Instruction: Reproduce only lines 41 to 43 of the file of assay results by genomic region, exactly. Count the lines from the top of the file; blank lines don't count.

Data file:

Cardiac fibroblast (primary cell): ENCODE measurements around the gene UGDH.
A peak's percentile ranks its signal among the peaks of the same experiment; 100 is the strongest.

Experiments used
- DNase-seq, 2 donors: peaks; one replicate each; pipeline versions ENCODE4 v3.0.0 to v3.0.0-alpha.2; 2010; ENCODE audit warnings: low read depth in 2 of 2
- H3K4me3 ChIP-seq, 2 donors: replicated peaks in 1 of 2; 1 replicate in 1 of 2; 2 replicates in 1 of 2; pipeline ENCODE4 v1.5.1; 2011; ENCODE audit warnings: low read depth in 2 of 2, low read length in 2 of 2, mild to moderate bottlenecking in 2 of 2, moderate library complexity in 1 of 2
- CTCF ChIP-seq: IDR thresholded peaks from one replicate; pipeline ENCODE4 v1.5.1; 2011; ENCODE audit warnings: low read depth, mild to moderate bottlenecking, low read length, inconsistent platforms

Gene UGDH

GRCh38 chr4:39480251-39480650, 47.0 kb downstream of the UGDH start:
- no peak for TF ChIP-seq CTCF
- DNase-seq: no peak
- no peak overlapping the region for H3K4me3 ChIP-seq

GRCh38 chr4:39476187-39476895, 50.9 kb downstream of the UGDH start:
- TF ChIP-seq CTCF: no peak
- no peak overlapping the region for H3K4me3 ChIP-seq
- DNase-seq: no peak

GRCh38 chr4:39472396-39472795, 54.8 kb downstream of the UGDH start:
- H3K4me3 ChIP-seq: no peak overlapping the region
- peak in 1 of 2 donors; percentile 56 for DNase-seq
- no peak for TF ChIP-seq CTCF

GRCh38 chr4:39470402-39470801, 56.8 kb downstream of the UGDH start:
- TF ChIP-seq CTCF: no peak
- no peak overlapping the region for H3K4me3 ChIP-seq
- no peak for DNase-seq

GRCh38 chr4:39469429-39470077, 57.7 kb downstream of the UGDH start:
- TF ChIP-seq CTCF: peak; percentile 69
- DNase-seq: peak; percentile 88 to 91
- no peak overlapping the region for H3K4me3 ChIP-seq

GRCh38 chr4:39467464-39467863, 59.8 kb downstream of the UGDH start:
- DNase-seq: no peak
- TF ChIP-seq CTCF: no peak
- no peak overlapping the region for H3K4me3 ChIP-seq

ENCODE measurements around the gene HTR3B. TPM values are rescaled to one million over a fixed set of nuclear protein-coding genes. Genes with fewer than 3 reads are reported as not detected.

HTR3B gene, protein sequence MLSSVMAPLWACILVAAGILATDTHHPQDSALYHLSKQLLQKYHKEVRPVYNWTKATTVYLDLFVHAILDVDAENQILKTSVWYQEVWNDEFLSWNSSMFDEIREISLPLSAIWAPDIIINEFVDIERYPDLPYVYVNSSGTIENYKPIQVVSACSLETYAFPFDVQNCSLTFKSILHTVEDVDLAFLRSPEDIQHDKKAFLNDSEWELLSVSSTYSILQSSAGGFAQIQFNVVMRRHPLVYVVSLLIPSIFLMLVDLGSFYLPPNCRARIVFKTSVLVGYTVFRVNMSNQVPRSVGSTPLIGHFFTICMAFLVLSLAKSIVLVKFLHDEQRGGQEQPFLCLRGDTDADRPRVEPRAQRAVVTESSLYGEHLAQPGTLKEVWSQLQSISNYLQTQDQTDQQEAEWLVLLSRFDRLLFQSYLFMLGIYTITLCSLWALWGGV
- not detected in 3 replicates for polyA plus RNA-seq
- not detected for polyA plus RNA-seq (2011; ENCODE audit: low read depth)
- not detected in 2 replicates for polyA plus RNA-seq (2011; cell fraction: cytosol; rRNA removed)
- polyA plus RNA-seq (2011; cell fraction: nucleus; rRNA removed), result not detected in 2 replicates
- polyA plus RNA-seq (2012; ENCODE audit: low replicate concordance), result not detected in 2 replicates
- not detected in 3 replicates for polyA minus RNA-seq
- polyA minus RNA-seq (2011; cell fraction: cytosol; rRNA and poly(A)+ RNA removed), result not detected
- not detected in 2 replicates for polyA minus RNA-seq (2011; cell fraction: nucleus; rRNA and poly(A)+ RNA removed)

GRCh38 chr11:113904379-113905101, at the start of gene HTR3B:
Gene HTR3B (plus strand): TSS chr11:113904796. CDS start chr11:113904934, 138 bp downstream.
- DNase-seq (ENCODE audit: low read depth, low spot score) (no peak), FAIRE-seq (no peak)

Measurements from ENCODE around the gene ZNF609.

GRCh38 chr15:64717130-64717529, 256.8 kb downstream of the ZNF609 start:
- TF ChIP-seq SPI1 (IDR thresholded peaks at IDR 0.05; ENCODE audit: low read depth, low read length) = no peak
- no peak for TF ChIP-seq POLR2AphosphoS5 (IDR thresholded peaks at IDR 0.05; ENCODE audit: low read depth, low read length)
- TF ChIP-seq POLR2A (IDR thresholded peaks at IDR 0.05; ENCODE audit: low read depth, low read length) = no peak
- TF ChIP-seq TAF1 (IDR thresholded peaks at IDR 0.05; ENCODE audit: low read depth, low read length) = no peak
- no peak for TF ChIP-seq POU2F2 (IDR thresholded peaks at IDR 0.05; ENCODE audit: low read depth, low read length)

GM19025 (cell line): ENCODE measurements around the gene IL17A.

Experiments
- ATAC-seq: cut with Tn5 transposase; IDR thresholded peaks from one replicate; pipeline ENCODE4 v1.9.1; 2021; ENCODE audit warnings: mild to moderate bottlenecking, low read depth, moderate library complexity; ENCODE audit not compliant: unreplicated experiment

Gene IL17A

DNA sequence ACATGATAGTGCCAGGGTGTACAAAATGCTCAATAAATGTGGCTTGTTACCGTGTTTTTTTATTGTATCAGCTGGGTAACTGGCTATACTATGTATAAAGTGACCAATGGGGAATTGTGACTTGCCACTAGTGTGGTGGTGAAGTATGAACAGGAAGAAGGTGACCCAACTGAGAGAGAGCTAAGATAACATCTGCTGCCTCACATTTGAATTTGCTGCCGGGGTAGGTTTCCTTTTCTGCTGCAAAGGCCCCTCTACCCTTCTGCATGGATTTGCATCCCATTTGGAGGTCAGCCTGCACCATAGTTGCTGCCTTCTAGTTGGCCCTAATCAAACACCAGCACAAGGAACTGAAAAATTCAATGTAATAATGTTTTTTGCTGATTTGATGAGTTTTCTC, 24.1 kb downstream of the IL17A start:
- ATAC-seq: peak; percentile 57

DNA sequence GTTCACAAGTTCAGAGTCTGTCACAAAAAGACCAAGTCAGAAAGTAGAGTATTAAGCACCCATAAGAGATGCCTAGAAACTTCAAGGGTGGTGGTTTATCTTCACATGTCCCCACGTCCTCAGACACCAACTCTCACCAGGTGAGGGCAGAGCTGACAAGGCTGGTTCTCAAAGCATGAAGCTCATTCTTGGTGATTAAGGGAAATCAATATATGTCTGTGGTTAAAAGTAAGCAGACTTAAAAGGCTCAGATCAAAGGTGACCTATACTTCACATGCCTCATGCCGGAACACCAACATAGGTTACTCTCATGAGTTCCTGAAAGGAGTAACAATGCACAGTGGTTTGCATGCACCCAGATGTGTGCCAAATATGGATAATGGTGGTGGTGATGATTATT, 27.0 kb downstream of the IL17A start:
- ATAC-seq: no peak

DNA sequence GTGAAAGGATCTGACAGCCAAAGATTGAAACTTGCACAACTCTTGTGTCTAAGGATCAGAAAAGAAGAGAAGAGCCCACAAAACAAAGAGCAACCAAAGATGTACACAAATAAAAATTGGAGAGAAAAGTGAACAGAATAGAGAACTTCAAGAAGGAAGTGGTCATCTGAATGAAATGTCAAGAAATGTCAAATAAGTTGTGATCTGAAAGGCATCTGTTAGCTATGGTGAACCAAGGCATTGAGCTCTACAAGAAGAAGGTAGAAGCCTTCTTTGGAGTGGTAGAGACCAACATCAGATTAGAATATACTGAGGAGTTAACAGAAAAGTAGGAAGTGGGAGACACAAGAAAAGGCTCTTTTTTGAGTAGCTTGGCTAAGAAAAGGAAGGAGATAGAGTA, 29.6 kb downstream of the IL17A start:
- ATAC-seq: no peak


- not detected in 2 replicates for polyA minus RNA-seq (2011; cell fraction: nucleus; rRNA and poly(A)+ RNA removed)

GRCh38 chr11:113904379-113905101, at the start of gene HTR3B:
Gene HTR3B (plus strand): TSS chr11:113904796. CDS start chr11:113904934, 138 bp downstream.